Aims: The primary aim of this study is to augment our understanding of the component skills that underpin second-language learners' text comprehension by examining the direct and indirect roles of vocabulary knowledge and grammatical skills in second-language learners' listening and reading comprehension. Methods: Our sample included 134 learners with English as an additional language (EAL) and 74 with English as first language (EL1) (Mage = 123.76, SD = 5.02 months). Results: Our path analyses underscored the central role of English vocabulary and grammar in EAL learners' text comprehension. Both made independent and direct contributions to EAL learners' listening and reading comprehension levels. There were also indirect relations between vocabulary and grammar, and reading comprehension through listening comprehension. Similar results were observed for the EL1 group. We also found an association between weaknesses in EAL learners' vocabulary and grammatical skills and their underperformance on listening comprehension and reading comprehension. Conclusions: EAL learners' oral language, listening comprehension, and reading comprehension development should be examined in tandem and beyond the primary-school years to clarify the long-term implications of the observed EAL gap at primary-school levels. Finally, our findings suggest that both vocabulary knowledge and grammatical skills need to be targeted to support children's listening and reading comprehension. This is important for both EAL and EL1 learners but particularly for the former whose English oral language skills may lag behind those of their EL1 peers. Highlights: What is already known about this topic The studies report a tendency of learners with English as an additional language (EAL) to underperform on reading comprehension relative to their native-English-speaking peers (EL1) in the UK. The reported EAL gap in text comprehension has been linked to limitations in oral language skills. Therefore, it is crucial to clarify the key oral language skills that underpin EAL learners' text comprehension. What this paper adds Vocabulary and grammar are related but distinct oral language skills that are directly related to EAL learners' listening and reading comprehension even when individual differences in word-level reading skills and general cognitive ability are taken into account. A significant proportion of older primary-school-age EAL learners may not achieve native-like proficiency in English vocabulary or grammatical skills. There is an association between EAL learners' weaknesses in vocabulary and grammar and their underperformance on listening comprehension and reading comprehension that warrants further investigations. Implications for theory, policy or practice The theoretical models of reading comprehension like the simple view of reading are likely to provide an adequate account of both EAL and EL1 reading comprehension, but it remains unclear whether more complex models of reading comprehension are comparable across first-language and second-language learners. Given the complex reciprocal relations among oral language, listening comprehension and reading comprehension skills, it is imperative that educational programmes target these skills in an integrated way. This is important for all leaners and particularly EAL learners whose English oral language skills may not develop on par with their EL1 peers. EAL learners' oral language, listening comprehension, and reading comprehension development should be examined in tandem and beyond the primary-school years to clarify whether the observed EAL gap at primary-school levels continues into secondary school.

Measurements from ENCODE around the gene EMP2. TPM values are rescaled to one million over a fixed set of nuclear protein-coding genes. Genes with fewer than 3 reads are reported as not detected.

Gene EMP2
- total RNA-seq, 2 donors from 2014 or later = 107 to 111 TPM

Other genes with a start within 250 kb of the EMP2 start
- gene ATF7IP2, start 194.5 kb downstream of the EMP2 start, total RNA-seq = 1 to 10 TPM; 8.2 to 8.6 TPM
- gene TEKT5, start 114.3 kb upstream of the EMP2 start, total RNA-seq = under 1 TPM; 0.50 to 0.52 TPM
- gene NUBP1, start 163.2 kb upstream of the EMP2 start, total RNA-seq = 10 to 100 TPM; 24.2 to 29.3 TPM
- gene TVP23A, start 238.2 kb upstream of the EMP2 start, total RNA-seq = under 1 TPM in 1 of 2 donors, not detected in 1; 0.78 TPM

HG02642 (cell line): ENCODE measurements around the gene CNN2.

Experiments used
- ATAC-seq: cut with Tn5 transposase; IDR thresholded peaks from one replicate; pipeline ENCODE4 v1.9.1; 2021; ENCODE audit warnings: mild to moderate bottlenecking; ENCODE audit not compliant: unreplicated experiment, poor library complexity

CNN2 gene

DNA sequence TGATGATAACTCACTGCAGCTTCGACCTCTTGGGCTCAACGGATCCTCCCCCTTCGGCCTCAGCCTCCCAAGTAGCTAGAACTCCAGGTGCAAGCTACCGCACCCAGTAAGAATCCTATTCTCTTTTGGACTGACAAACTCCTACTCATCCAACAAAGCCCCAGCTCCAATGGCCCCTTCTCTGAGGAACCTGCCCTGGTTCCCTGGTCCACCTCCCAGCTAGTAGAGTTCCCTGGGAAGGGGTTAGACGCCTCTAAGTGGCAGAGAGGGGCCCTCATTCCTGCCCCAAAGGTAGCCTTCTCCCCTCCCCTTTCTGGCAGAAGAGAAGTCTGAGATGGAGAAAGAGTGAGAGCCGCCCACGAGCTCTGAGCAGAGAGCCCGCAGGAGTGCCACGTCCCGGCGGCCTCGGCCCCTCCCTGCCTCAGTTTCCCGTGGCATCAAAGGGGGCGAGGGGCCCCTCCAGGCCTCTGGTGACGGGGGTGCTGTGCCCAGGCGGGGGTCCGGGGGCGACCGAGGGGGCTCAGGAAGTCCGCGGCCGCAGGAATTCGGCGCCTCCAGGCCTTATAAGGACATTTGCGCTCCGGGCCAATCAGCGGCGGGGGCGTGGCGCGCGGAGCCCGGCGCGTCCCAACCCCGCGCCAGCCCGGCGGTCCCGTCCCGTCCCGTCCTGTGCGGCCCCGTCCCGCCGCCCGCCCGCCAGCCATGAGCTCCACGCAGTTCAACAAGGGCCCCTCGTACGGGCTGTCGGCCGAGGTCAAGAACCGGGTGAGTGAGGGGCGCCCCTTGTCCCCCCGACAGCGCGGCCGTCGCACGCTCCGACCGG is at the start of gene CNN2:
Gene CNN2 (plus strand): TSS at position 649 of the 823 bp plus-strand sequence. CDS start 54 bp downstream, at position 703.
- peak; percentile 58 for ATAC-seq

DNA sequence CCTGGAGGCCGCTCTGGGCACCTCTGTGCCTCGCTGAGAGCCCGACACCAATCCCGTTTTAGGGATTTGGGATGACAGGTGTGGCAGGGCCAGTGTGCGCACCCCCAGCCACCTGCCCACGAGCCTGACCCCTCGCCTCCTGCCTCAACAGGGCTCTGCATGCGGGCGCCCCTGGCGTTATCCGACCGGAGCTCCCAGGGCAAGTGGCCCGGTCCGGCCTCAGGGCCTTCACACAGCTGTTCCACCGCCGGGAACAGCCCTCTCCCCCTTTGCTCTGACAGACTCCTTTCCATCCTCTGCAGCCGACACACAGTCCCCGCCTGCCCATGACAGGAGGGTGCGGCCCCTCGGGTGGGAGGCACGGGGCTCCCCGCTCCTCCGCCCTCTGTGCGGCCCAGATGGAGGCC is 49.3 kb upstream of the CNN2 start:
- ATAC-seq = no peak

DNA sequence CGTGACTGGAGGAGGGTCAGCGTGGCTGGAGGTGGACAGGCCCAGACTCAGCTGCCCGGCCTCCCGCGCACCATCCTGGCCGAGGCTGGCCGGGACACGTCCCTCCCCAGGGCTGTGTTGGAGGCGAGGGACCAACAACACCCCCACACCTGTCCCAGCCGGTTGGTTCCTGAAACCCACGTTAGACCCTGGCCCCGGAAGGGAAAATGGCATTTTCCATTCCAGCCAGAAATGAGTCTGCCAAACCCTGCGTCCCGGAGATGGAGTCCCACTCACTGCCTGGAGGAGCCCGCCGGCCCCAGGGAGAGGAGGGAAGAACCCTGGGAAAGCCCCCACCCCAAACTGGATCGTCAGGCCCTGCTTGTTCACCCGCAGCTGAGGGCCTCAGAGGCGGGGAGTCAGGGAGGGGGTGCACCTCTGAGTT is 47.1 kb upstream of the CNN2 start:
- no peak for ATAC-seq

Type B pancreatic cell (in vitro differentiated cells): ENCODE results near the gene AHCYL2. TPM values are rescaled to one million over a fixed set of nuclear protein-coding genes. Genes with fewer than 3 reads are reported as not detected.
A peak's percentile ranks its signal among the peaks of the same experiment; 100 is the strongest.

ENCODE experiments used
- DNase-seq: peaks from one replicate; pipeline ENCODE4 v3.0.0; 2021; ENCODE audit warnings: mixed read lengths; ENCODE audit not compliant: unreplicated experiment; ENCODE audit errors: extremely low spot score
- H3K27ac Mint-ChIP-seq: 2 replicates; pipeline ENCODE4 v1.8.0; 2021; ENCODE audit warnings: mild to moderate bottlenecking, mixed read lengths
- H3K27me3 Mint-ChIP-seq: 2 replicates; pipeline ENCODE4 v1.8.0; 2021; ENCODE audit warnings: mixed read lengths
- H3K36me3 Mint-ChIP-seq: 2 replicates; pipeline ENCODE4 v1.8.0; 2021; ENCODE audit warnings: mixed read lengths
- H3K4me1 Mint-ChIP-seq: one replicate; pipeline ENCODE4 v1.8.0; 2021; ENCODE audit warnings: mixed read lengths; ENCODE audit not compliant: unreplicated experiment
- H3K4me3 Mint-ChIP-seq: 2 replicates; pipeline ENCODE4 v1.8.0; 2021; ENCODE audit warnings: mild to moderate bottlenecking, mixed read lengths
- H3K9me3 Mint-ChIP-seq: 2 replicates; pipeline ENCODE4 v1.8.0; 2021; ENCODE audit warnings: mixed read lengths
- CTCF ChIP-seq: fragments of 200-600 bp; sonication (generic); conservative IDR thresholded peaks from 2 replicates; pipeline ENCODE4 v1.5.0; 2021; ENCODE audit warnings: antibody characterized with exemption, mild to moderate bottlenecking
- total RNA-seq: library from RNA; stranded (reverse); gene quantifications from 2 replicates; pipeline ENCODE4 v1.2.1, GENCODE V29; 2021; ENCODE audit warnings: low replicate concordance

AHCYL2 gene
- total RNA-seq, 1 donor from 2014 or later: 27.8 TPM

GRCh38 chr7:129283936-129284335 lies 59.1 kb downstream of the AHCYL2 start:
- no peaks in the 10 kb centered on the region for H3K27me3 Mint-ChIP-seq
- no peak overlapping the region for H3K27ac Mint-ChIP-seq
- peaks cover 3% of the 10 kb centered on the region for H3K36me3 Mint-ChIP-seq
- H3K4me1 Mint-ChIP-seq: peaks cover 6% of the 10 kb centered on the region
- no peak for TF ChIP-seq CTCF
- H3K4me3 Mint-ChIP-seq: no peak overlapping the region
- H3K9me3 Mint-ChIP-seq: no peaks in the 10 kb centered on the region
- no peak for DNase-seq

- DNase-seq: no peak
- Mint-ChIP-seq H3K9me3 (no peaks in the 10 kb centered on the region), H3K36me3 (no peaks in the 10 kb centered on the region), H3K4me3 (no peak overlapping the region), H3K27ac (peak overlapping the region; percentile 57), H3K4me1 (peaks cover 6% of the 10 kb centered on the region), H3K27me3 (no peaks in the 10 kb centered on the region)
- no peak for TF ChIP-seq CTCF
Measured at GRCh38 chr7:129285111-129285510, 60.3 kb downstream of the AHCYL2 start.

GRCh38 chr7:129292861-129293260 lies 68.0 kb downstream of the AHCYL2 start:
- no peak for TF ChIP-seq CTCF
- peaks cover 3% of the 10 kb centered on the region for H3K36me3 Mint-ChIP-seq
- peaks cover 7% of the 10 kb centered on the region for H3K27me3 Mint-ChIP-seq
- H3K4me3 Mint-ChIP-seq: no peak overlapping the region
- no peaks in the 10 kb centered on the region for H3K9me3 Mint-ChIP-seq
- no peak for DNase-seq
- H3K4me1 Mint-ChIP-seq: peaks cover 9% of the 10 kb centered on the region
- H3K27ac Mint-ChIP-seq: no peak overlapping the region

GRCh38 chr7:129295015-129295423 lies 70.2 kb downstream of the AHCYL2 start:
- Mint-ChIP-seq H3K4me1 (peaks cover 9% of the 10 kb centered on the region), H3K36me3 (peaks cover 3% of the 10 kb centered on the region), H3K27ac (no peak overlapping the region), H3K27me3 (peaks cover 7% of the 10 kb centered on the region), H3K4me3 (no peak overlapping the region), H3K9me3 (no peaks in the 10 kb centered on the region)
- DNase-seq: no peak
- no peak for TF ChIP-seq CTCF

Bibliographical noteThis is an Accepted Manuscript of an article published by Taylor & Francis Group in Journal of Research in Reading on 6 Dec 2019, available online at: http://www.tandfonline.com/10.1111/1467-9817.12291
- English as a second language (ESL)
- listening comprehension
- reading comprehension